Kuwait National Assembly Building
The Kuwait National Assembly Building, designed by Danish architect Jørn Utzon in 1972, was completed in 1982 under the direction of his son Jan. The structural design was by Max Walt. The building was seriously damaged in February 1991 when retreating Iraqi troops set it on fire but has since been restored.
In late 1969, as part of a plan to construct new institutions following independence, the Kuwait authorities invited Jørn Utzon to participate in a competition for a National Assembly building to be located on Arabian Coast Street on the city's waterfront. Utzon, who was living in Hawaii at the time, prepared preliminary sketches which he sent to Oktay Nayman in London, who made construction drawings, and to his son Jan in Denmark who produced models.
Familiar with Islamic architecture, Utzon based his competition design on a walled miniature city consisting of departments arranged around courtyards and accessed through a central hall, rather like a souk. In his own words, "We had the idea of constructing the building around a central hall, a bazaar street, in such a way that all departments met in side roads off the bazaar road, just as we know from the bazaars in the Middle East and North Africa..." The hall led through to a ceremonial entrance beside a covered square facing the sea. The complex consisted of a parliamentary chamber, a large conference hall, each with sag roofs, and a free-standing, flat-roofed mosque. Together with the covered square, they formed the corners of an incomplete rectangle. After discussions with the Kuwait authorities, costs had to be lowered to a point at which Utzon realized it would no longer be possible to use a Danish engineer. He fell back on Max Walt from Zurich who agreed to accept a more modest fee, for his services both as structural engineer for the project and draftsman for the construction drawings.
Utzon worked on the project for almost three years before deciding, at a late stage in the planning, that the structural elements should be round rather than rectilinear. He immediately demonstrated his new approach by lining up beer bottles. The new columns were tapered cylinders creating colonnades reminiscent of ancient Greece or Egypt. Cylindrical vaulting was also to be used for the ceiling of the central hall, giving the building the appearance of flowing fabric.
After further delays, in 1975 the Emir of Kuwait finally gave the go ahead for construction to begin. Utzon moved to Zurich together with Oktay Nayman, Børge Nielsen and his son Jan and set up office next door to Max Walt, facilitating communications. Adopting an additive approach, he was able to standardize the design approach as the drawings could be based on repetitive grids. However, further modifications to the overall design were still to come. It was decreed that the conference hall should now be eliminated and the mosque should be brought inside the complex. It was even suggested that the covered square should be removed but Utzon was successful in keeping it, explaining that it was "an architectonically necessary link between the great open natural space over the sea and the enclosed building."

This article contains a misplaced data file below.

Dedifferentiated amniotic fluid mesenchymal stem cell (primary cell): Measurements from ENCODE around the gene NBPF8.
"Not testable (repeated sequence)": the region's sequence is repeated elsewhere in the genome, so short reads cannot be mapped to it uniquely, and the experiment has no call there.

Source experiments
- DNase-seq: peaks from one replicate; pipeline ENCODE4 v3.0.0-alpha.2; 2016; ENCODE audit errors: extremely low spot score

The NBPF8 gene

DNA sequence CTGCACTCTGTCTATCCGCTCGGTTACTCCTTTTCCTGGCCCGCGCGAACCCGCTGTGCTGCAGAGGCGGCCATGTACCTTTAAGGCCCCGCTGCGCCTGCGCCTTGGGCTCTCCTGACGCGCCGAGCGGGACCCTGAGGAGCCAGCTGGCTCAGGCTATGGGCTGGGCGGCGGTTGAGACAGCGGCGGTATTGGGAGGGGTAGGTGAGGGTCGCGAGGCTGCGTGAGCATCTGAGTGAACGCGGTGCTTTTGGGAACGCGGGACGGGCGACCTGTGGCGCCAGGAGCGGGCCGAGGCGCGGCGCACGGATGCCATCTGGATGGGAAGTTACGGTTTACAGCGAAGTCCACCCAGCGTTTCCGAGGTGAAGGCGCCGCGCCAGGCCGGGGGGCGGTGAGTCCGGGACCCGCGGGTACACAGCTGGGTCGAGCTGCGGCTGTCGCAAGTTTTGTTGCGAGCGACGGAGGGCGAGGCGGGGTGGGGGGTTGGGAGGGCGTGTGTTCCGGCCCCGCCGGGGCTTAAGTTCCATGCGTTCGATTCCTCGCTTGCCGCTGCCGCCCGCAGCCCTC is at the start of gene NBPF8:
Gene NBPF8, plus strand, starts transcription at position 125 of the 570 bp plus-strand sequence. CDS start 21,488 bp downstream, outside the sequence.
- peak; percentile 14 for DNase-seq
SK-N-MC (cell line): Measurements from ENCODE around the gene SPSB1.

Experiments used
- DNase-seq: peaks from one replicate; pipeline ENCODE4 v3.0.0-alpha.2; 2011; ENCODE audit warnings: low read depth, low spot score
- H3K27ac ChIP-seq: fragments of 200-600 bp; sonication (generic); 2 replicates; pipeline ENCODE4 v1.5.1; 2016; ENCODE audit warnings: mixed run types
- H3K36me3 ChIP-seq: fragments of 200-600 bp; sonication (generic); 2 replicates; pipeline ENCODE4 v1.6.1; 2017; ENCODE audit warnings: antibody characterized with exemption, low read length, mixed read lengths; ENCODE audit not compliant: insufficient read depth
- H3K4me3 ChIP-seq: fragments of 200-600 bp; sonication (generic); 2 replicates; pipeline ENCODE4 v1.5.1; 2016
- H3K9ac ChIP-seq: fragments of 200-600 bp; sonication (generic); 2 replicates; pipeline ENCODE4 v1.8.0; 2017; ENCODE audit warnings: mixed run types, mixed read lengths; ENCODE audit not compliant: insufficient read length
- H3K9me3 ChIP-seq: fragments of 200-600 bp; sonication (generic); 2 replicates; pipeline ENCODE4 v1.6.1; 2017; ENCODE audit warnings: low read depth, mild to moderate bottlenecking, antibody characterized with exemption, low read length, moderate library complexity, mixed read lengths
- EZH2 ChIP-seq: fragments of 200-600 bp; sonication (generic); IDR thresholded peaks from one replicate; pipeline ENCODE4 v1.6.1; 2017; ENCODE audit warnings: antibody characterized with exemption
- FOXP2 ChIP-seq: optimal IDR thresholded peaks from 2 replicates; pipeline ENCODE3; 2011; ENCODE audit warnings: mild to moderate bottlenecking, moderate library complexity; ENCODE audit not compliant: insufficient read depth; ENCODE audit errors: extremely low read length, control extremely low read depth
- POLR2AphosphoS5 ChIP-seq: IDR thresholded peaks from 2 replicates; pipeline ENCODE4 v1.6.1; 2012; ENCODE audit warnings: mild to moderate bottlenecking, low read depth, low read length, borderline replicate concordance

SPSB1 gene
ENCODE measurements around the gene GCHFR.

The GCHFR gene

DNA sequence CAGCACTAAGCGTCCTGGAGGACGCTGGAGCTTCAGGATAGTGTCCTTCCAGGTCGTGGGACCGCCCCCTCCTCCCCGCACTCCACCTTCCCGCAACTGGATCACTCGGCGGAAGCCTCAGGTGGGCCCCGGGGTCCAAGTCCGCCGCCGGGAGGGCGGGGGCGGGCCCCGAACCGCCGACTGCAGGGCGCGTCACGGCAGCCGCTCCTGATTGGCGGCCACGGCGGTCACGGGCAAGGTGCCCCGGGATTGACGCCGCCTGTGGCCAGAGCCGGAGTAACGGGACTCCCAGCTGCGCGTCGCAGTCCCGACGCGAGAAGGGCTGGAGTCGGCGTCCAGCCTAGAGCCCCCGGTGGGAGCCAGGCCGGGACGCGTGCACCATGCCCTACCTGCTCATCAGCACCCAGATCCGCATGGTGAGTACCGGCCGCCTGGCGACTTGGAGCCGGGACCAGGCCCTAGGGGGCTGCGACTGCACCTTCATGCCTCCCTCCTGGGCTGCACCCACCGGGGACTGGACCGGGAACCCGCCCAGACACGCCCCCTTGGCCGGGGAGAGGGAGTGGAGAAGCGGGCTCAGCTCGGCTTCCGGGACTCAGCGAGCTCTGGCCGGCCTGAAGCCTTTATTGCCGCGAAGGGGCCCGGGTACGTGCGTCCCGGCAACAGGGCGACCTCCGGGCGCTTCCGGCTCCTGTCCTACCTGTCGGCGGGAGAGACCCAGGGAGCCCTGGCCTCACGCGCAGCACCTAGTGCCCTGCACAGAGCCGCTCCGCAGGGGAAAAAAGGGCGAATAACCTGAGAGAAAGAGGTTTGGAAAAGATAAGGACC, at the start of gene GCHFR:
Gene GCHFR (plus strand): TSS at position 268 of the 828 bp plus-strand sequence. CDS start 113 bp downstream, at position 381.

Construction work finally began in July 1978. It had been decided to make maximum use of precast concrete components, facilitating the best use of local resources. Apart from the elements for the two wide-span roofs, which were cast on site and moved into position on so-called "railway tracks", all the components were indeed prefabricated in standard sizes. The building was completed in 1982.
The Islamic design of the Kuwait National Assembly was inspired by Utzon's visit to Iran in 1959. In Isfahan, he was particularly impressed by the structure of the town. His plans for the Assembly with its central axis in the form of a covered main street are reminiscent of Isfahan's enormous dome-covered bazaar. Like traditional Islamic architecture, Utzon's interior, including the debating chamber, has no windows while the offices are illuminated only from the courtyards. Indirect light is provided to corridors, the library and the cafeteria by means of skylights in the form of half-barrel vaults which can be seen jutting up from the flat roof. The complex is also inspired by the expansive structure of a tree: the central walkway, 130 m long and 10 m wide, serves as the trunk with corridors and stairs — the branches — supporting ministerial rooms and offices as their foliage.